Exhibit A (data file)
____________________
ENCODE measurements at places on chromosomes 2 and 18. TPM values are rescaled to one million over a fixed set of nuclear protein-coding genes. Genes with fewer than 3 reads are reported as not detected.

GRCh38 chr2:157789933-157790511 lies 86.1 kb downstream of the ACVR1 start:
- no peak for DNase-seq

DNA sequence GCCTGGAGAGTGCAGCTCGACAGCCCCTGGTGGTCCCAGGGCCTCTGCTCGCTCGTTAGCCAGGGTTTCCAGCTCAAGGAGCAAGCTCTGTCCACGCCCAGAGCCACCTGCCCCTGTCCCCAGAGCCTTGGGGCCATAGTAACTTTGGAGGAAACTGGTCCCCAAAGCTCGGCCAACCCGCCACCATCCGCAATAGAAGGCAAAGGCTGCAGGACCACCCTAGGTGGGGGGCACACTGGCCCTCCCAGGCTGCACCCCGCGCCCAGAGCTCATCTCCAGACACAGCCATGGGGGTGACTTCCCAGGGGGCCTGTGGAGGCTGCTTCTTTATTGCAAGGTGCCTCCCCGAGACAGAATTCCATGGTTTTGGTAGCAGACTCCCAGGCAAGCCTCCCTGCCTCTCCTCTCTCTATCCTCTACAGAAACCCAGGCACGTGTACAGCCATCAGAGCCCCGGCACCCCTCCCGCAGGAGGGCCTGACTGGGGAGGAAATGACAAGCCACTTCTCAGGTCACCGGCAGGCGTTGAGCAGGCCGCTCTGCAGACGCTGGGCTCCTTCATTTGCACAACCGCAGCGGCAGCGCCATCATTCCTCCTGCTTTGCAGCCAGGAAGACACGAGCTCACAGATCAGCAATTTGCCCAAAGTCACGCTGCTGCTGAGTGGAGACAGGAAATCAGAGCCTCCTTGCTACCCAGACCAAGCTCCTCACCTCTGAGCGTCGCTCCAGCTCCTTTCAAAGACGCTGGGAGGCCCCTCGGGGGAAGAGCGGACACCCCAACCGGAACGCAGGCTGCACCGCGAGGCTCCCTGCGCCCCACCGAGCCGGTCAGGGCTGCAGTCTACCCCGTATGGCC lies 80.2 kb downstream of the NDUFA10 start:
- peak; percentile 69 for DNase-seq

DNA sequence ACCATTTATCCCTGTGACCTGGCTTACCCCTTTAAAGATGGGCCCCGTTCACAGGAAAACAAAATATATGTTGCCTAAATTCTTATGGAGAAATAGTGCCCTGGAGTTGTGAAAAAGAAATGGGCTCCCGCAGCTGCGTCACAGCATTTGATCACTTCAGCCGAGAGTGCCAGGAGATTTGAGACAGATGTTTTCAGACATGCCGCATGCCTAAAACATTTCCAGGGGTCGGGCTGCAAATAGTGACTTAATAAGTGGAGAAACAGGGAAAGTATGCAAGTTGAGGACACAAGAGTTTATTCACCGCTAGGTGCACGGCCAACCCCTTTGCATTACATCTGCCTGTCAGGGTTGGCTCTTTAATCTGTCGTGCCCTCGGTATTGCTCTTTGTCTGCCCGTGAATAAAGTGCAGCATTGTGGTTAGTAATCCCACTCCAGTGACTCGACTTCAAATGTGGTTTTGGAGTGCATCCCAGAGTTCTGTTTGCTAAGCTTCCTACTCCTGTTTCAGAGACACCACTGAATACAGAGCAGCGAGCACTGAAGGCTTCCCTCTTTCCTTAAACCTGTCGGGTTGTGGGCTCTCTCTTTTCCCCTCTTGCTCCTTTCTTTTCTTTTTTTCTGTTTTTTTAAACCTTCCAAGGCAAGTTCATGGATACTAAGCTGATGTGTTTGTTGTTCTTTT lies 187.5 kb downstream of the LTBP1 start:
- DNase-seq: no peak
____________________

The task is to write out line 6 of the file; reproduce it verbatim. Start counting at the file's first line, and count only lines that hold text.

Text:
DNA sequence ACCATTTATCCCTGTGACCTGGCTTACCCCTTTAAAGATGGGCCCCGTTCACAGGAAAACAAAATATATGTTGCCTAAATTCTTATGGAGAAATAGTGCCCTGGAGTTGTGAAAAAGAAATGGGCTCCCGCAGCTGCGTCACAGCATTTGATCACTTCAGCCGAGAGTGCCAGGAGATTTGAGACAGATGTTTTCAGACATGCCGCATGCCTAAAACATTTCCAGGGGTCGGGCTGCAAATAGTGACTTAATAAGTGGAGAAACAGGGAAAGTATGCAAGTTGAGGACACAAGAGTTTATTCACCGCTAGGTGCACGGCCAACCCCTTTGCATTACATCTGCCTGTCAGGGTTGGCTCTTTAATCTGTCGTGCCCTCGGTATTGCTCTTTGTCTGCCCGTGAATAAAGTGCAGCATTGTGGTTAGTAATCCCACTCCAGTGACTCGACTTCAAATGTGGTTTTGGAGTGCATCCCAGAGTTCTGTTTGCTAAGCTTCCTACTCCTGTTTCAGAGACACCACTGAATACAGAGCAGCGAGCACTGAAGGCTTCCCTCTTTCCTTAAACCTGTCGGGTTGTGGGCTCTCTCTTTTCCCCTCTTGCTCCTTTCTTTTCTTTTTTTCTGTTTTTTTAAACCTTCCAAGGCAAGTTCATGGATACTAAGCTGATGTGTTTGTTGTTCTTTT lies 187.5 kb downstream of the LTBP1 start: